Monday, July 26, 2004
The Edward Thompson Memorial Bursary was established by the Society for the Study of Labour History in honour of one of its distinguished founders and past Presidents. It is tenable at the Modern Records Centre, University of Warwick, Coventry, CV4 7AL, up to the value of £200 per annum, in order to support research in the MRC archive.
Eligible applicants are postgraduate research students on a PhD topic in labour history. We take a broad view of 'labour history' that includes cultural and social aspects as well as political and institutional ones. The application should include a brief statement of the nature of the research topic and some comment on its importance; an explanation of the value of the MRC archive for the research; and a statement of need. ...
The British Academy is investigating the provision of, and access to, research e-resources, and we expect our Study's findings and recommendations to be significant inputs on this increasingly important matter to such bodies as HEFCE, AHRB and ESRC.
We are particularly concerned that researchers in the Humanities and Social Sciences should be able to take full advantage of electronic developments, and should not be placed at a disadvantage because of strategies and practices specifically oriented towards research in science and technology.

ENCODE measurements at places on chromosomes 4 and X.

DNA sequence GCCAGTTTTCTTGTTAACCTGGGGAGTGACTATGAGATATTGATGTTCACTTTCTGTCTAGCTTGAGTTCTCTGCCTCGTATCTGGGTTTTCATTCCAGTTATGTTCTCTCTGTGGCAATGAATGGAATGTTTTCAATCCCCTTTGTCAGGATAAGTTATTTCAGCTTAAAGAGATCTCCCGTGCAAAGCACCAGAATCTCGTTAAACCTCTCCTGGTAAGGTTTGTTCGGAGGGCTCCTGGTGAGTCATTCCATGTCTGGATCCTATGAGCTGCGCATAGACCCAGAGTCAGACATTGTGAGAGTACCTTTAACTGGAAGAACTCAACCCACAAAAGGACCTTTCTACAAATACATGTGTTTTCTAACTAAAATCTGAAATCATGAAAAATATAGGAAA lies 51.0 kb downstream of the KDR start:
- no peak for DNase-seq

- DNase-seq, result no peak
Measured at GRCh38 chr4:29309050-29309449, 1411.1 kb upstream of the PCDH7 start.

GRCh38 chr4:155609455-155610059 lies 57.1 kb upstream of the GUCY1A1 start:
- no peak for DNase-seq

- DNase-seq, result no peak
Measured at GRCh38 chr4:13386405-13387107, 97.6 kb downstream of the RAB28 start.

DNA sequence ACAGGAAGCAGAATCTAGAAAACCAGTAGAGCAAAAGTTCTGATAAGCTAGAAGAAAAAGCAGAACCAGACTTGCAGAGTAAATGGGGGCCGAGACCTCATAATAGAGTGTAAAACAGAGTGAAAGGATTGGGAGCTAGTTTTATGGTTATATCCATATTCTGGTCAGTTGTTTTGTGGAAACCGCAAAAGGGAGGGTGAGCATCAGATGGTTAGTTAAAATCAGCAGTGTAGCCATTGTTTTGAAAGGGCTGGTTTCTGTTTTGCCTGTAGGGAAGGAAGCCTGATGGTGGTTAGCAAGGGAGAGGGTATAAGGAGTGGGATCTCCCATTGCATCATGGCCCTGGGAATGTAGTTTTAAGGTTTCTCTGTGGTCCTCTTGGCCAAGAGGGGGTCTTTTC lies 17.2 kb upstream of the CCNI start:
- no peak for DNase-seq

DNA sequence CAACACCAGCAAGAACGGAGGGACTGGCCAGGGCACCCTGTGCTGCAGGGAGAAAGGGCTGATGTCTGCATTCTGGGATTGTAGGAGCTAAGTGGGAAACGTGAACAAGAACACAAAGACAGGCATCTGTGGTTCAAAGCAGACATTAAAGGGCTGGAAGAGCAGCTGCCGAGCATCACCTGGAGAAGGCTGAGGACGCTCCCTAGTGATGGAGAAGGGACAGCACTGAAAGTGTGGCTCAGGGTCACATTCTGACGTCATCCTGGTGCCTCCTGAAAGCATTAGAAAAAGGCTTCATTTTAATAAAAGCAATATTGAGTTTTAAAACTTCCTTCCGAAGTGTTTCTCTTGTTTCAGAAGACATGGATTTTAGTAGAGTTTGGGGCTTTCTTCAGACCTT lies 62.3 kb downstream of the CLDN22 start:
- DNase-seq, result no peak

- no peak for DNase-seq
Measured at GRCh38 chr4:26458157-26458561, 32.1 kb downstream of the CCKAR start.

The questionnaire should be returned by 27 August 2004.
Anyway, you will know when - or if - things are up and running again, because you'll be able to see the picture in the sidebar (since the image resides over at EMR). Handy, that.
And, here we go: a few minutes later, it's back. I don't like this. I want stability, please. Is this sort of thing normal in the process of domain migration? Or is it something to worry about?
... Reading which reminded me strongly of the situation created by the Welsh Sunday Closing Act of 1881. It used to be a standard complaint of tourists in Wales that you couldn't get a drink on a Sunday. But increasingly during the twentieth century, that was the case only in certain parts of Wales, since the Act allowed for polls every seven years, at district level, for voters to decide: 'wet' or 'dry'?
The movement was not always in the 'wet' direction, however. Even after a district had voted for Sunday opening, only 500 registered voters had to request it at the seven-year mark for a new poll to be held. (In)famously, that was what happened in Dwyfor (in Gwynedd) in 1989, and the district went 'dry' - on a turnout of less than nine per cent. And for the next seven years, there was a weekly exodus of Porthmadog drinkers down the road a couple of miles to Penrhyndeudraeth in neighbouring 'wet' Meirionydd for their Sunday pints. (Fortunately, Coleg Harlech, where I studied in 1994/5, is in Meirionydd...)
The last polls were held in 1996, after which all of Wales was 'wet'; a provision in the Sunday Licensing Act of 2003 pre-empted any further turnabouts that year, and for good. Time called on drink ban rule.
... Now, sometimes, it's stated that the 1881 Act was the first piece of specifically Welsh legislation in Parliament. Which is not quite true, since that leaves out the 'Acts of Union' (1536-43). Still, the Sunday Closing Act was the first of the 'modern' Parliamentary Acts for Wales, stemming from pressure within the country itself and associated with the rise of Welsh national(ist) consciousness (at that time, as the nature of the Act might suggest, very much a Nonconformist, middle-class, Liberal movement. Other landmarks included the Disestablishment of the Church in Wales in 1920.) And so let's leave out lots of complicated history now and fast forward to devolution.